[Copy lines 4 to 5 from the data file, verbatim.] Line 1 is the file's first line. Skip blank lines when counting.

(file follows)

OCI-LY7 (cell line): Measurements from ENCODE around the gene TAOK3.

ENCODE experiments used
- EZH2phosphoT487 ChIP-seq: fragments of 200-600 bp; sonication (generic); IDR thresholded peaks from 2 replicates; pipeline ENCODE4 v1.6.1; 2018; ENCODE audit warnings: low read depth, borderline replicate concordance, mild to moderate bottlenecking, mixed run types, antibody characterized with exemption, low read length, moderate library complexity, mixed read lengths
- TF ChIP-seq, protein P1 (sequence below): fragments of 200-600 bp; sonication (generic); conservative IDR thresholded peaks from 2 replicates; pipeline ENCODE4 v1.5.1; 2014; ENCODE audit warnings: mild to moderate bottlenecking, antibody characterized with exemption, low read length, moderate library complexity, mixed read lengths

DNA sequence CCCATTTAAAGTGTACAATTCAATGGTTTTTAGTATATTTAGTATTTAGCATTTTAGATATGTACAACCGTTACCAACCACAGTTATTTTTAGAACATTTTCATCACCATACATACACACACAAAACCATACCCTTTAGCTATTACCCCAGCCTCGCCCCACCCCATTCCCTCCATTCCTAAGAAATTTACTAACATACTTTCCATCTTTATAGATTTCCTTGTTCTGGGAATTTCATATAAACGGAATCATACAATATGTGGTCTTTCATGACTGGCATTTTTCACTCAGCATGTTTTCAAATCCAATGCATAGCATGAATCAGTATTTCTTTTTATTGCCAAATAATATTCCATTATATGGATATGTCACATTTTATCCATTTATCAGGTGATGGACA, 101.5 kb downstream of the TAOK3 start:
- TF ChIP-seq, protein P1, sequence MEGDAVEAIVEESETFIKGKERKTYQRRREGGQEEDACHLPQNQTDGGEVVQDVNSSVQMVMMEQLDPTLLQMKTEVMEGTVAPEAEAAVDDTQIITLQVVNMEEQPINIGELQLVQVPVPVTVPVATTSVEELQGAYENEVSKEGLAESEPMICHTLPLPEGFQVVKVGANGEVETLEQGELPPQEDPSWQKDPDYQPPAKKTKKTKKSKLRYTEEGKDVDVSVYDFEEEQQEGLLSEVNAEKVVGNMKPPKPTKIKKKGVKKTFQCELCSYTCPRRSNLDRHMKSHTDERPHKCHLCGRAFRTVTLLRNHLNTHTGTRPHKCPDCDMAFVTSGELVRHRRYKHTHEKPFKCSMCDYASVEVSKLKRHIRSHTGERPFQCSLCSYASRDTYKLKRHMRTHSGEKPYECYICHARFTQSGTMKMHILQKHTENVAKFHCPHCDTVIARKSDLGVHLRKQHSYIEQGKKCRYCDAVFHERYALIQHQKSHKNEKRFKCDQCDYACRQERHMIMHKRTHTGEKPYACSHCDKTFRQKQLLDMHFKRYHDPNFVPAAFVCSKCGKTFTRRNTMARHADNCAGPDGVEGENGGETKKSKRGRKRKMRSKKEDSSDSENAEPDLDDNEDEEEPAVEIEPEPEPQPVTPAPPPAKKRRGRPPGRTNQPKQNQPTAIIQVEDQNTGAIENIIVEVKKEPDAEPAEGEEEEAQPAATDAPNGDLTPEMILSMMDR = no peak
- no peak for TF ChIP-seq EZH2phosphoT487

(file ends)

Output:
- TF ChIP-seq, protein P1 (sequence below): fragments of 200-600 bp; sonication (generic); conservative IDR thresholded peaks from 2 replicates; pipeline ENCODE4 v1.5.1; 2014; ENCODE audit warnings: mild to moderate bottlenecking, antibody characterized with exemption, low read length, moderate library complexity, mixed read lengths

DNA sequence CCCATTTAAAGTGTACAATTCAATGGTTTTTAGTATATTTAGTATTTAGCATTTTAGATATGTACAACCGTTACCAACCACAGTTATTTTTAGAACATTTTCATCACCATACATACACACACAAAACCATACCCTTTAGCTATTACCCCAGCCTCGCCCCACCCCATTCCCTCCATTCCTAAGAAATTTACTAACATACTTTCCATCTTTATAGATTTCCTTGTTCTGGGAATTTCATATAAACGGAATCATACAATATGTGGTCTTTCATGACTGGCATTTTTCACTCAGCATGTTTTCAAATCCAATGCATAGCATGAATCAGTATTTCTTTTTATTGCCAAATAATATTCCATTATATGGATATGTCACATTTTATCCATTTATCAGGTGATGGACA, 101.5 kb downstream of the TAOK3 start: